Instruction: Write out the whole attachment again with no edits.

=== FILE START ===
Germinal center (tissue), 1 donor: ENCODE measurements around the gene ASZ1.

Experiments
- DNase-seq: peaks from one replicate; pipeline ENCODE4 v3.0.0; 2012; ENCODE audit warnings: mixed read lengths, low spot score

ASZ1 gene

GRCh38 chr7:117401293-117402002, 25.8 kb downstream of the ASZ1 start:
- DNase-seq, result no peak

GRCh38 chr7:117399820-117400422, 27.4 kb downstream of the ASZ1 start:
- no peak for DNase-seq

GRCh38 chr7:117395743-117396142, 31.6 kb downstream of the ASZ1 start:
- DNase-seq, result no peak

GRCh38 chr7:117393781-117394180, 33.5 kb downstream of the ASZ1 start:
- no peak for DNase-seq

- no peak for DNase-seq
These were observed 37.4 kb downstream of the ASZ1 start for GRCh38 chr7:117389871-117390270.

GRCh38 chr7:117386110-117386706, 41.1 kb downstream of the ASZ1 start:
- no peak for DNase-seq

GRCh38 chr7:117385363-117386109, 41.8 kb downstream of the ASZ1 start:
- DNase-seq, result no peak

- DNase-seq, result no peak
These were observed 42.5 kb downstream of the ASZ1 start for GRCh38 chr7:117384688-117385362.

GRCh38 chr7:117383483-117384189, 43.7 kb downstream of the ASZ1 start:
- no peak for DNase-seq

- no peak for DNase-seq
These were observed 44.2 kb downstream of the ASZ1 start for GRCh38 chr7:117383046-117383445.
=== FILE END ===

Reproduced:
Germinal center (tissue), 1 donor: ENCODE measurements around the gene ASZ1.

Experiments
- DNase-seq: peaks from one replicate; pipeline ENCODE4 v3.0.0; 2012; ENCODE audit warnings: mixed read lengths, low spot score

ASZ1 gene

GRCh38 chr7:117401293-117402002, 25.8 kb downstream of the ASZ1 start:
- DNase-seq, result no peak

GRCh38 chr7:117399820-117400422, 27.4 kb downstream of the ASZ1 start:
- no peak for DNase-seq

GRCh38 chr7:117395743-117396142, 31.6 kb downstream of the ASZ1 start:
- DNase-seq, result no peak

GRCh38 chr7:117393781-117394180, 33.5 kb downstream of the ASZ1 start:
- no peak for DNase-seq

- no peak for DNase-seq
These were observed 37.4 kb downstream of the ASZ1 start for GRCh38 chr7:117389871-117390270.

GRCh38 chr7:117386110-117386706, 41.1 kb downstream of the ASZ1 start:
- no peak for DNase-seq

GRCh38 chr7:117385363-117386109, 41.8 kb downstream of the ASZ1 start:
- DNase-seq, result no peak

- DNase-seq, result no peak
These were observed 42.5 kb downstream of the ASZ1 start for GRCh38 chr7:117384688-117385362.

GRCh38 chr7:117383483-117384189, 43.7 kb downstream of the ASZ1 start:
- no peak for DNase-seq

- no peak for DNase-seq
These were observed 44.2 kb downstream of the ASZ1 start for GRCh38 chr7:117383046-117383445.